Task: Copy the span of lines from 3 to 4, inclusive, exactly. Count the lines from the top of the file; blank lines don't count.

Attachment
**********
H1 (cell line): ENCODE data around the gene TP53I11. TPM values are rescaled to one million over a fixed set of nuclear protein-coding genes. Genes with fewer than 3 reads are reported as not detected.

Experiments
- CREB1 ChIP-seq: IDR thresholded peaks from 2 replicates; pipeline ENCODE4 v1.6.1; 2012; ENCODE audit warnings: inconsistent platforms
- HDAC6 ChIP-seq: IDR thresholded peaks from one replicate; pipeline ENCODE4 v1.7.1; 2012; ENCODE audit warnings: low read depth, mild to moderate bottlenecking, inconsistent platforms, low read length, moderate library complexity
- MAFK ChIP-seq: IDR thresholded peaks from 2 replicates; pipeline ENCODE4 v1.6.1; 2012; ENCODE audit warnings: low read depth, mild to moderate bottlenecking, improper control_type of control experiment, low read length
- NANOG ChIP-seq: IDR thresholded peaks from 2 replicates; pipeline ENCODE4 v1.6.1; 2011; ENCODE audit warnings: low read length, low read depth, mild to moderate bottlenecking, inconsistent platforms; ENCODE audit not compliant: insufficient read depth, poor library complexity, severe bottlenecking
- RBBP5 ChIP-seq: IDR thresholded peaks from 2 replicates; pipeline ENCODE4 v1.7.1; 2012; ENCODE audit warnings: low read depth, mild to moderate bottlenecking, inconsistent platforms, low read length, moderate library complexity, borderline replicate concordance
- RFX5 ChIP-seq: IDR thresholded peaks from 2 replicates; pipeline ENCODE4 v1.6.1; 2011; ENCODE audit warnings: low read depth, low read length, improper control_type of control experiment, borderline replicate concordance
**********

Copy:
- CREB1 ChIP-seq: IDR thresholded peaks from 2 replicates; pipeline ENCODE4 v1.6.1; 2012; ENCODE audit warnings: inconsistent platforms
- HDAC6 ChIP-seq: IDR thresholded peaks from one replicate; pipeline ENCODE4 v1.7.1; 2012; ENCODE audit warnings: low read depth, mild to moderate bottlenecking, inconsistent platforms, low read length, moderate library complexity